Three copies of a list of the names, addresses and occupations of the promoters and members of the proposed board of directors,

y y

Statement about the assets and the liabilities of the association, An estimate of the future annual income and expenditure of the proposed company


Brief description of the work, if any, already done by the association and of the work proposed to be done by it after registration


A statement specifying briefly the grounds on which the application is made.

y y

A declaration about physical fitness/no criminal proceedings by each of the persons The applicants have to publish a notice in a newspaper in a principal language of the district and at least once in an English newspaper circulating in that district

Procedure of charitable organization marketing(advertising) :

Marketing is an unfamiliar concept for many charitable organizations. It's important that these organizations understand that marketing is more than just the old sense of making a sale or obtaining a donation. Marketing is a way to satisfying the consumer and donor needs, but where does the charitable organization start? Below are eight steps that will get you started in brainstorming marketing ideas that could make a significant difference in the bottom-line of your organization.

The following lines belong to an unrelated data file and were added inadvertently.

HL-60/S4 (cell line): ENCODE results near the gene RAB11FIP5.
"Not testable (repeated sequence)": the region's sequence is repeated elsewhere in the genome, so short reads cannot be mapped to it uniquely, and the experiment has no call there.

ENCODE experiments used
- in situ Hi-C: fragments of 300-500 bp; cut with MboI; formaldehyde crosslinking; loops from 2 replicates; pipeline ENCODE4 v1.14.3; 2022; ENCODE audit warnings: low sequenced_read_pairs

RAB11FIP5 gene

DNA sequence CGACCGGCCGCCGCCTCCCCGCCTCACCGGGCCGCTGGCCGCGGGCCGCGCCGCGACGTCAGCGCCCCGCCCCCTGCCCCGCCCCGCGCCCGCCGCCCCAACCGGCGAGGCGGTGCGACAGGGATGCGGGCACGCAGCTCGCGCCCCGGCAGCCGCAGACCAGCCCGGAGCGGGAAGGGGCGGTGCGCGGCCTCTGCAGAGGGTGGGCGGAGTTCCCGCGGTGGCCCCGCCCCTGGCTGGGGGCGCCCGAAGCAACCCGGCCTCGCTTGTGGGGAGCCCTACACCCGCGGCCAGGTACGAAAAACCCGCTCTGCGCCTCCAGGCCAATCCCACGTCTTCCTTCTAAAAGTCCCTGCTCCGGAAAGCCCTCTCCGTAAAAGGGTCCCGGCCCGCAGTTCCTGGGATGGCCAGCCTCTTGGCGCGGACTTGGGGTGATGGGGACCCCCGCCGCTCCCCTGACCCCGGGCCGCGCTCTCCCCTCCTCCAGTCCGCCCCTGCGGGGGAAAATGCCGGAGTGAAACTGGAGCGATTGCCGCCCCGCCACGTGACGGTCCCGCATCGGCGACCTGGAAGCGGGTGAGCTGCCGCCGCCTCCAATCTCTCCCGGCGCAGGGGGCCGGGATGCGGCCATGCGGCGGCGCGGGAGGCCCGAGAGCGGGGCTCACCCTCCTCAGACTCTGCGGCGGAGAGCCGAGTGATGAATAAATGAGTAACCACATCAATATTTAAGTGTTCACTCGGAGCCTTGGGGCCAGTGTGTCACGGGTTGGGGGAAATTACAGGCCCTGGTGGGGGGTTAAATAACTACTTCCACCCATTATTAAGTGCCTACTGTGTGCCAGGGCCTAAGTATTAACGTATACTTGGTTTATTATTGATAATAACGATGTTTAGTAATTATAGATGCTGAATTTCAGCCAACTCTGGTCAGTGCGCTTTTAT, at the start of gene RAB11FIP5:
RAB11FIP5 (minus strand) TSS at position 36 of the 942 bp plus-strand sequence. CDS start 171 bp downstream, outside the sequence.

1. Define your target market, research similar organizations and associations. 2. Determine the desired outcome of your marketing efforts. 3. Using the information gathered in Step 1 and 2 develop brochures and marketing materials that describe the benefits, services, donation opportunities, and values of your organization. 4. Develop a social media marketing strategy. Social media such as Twitter and Facebook can provide you with ways to reach out to those interested in your organization in a low cost and effective way. Social media works great when it comes to reaching those who are passionate about causes that individuals hold dear to their hearts. 5. Develop and maintain a professional internet marketing presence by creating a web site. You can use a web site as a great resource to display useful information, news, monthly newsletters, events, create community, share alternatives to donating money, and showcase the benefits of your organization. 6. Research and maintain your prospect and customer databases. Do not let these resources be wasted. Use them for special mailings, follow-up telephone calls, event invitations, alliance development, research profiling, and market segmentation.

7. Show and advertise the results and objectives that your organization achieves. You fill find that it is effective to showcase those that are receiving benefits, inversions, activities, and projects. 8. Always actively search for alliances with other organizations, commerce, government, advertising media, and business. This step alone often brings the most benefit to charitable organizations.

Ways of advertising


go out and about ways of advertising


print media

social networking sites